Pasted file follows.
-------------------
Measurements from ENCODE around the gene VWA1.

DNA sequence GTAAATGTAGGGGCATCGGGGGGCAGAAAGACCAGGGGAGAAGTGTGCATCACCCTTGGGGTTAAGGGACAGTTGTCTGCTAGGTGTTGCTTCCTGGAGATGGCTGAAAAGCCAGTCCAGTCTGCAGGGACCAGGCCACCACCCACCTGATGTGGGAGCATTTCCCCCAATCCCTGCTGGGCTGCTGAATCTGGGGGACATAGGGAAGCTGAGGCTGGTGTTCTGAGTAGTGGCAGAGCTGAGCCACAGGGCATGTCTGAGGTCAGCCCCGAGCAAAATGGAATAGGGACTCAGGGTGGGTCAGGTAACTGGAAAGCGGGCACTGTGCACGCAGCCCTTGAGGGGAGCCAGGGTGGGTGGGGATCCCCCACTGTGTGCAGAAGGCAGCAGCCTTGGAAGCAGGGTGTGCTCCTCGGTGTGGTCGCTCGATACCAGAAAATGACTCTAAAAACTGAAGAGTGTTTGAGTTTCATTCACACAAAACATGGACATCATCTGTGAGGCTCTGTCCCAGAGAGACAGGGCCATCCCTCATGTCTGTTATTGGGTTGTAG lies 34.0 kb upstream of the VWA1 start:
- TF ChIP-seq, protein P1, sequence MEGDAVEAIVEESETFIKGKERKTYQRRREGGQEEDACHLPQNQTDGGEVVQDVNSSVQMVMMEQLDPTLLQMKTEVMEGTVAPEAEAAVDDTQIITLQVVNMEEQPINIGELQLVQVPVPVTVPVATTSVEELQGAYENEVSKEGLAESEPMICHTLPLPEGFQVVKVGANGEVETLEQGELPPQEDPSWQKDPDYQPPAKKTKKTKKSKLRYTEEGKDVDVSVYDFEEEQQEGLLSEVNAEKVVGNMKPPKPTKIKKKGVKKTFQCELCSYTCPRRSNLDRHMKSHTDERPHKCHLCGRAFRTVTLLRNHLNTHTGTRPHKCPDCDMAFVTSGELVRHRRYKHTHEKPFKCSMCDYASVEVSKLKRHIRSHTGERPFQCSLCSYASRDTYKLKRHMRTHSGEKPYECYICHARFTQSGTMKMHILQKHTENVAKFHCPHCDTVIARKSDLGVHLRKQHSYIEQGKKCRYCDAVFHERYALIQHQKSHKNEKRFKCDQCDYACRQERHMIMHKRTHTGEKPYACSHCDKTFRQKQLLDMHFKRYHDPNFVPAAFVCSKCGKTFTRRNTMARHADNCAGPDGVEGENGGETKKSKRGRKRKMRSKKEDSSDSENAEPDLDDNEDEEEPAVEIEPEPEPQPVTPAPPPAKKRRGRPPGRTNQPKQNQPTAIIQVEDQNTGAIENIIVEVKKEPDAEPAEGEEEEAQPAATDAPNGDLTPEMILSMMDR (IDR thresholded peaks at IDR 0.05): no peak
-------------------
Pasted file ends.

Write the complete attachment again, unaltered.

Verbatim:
Measurements from ENCODE around the gene VWA1.

DNA sequence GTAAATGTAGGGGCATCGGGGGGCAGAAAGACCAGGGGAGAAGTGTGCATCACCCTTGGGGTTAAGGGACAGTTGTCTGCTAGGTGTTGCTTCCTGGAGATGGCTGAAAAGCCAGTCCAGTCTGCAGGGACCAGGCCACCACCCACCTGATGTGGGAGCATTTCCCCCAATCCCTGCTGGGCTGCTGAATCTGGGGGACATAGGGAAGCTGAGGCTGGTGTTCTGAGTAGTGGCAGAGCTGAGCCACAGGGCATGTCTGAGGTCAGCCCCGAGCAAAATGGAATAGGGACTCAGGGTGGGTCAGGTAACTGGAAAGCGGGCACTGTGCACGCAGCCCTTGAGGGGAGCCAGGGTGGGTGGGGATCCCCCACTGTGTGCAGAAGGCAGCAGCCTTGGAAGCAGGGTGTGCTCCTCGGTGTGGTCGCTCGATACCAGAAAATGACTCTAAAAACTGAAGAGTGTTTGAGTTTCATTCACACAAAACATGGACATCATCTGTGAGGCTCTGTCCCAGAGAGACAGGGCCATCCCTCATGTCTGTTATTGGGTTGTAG lies 34.0 kb upstream of the VWA1 start:
- TF ChIP-seq, protein P1, sequence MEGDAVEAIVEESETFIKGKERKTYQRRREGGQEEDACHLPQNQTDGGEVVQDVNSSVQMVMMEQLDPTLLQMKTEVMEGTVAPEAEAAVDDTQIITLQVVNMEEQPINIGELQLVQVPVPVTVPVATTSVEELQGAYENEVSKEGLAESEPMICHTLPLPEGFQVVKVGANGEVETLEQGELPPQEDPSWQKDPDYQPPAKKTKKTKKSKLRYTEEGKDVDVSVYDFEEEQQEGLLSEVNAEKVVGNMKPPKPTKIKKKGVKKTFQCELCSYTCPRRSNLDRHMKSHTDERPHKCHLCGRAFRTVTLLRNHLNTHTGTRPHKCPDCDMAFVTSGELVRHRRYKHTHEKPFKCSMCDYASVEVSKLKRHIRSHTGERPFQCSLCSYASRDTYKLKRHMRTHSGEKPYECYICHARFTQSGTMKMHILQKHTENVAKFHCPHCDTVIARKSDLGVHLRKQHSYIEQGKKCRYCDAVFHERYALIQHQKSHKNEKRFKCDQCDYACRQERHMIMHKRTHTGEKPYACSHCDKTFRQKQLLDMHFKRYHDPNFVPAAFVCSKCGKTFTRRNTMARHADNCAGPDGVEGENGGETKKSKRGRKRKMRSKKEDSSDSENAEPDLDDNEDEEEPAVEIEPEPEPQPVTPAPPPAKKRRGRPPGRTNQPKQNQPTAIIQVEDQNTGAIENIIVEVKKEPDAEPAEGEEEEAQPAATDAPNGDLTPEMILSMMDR (IDR thresholded peaks at IDR 0.05): no peak